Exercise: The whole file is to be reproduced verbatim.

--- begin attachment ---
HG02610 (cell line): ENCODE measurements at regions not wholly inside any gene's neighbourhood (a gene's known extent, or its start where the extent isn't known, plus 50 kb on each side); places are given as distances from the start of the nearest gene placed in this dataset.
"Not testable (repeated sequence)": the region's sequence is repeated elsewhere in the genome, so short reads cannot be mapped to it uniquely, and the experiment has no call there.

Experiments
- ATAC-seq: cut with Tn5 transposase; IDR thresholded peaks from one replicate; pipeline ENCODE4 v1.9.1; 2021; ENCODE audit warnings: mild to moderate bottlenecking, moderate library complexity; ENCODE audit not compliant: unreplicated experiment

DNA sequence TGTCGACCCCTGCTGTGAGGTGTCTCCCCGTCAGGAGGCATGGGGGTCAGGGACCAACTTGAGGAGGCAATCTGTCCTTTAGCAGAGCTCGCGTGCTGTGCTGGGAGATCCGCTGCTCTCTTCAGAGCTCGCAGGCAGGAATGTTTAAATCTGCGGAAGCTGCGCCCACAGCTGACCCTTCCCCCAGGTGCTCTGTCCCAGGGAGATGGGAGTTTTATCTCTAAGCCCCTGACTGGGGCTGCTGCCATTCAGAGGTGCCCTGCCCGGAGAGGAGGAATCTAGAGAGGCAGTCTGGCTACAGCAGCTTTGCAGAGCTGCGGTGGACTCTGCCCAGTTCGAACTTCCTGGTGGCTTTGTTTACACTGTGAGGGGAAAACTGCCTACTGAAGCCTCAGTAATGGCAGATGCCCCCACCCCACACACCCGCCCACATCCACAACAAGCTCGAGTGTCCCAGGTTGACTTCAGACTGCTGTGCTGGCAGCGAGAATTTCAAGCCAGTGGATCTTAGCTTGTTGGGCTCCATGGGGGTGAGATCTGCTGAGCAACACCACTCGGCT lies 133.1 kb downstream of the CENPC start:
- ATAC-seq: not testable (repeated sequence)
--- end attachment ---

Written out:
HG02610 (cell line): ENCODE measurements at regions not wholly inside any gene's neighbourhood (a gene's known extent, or its start where the extent isn't known, plus 50 kb on each side); places are given as distances from the start of the nearest gene placed in this dataset.
"Not testable (repeated sequence)": the region's sequence is repeated elsewhere in the genome, so short reads cannot be mapped to it uniquely, and the experiment has no call there.

Experiments
- ATAC-seq: cut with Tn5 transposase; IDR thresholded peaks from one replicate; pipeline ENCODE4 v1.9.1; 2021; ENCODE audit warnings: mild to moderate bottlenecking, moderate library complexity; ENCODE audit not compliant: unreplicated experiment

DNA sequence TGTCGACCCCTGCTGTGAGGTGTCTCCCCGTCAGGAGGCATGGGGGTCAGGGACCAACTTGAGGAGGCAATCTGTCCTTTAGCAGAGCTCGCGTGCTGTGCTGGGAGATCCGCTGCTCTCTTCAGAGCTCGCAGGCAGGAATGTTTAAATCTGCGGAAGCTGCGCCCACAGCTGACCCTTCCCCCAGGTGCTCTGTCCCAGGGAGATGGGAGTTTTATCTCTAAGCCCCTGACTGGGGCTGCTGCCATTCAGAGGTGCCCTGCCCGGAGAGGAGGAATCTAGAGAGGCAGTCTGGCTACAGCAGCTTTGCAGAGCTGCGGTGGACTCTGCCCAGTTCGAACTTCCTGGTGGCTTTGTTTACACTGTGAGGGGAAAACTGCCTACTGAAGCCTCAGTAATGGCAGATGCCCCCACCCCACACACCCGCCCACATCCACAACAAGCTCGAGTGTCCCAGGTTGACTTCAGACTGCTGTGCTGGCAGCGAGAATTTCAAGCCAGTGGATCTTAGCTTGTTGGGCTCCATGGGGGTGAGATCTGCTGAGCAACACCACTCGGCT lies 133.1 kb downstream of the CENPC start:
- ATAC-seq: not testable (repeated sequence)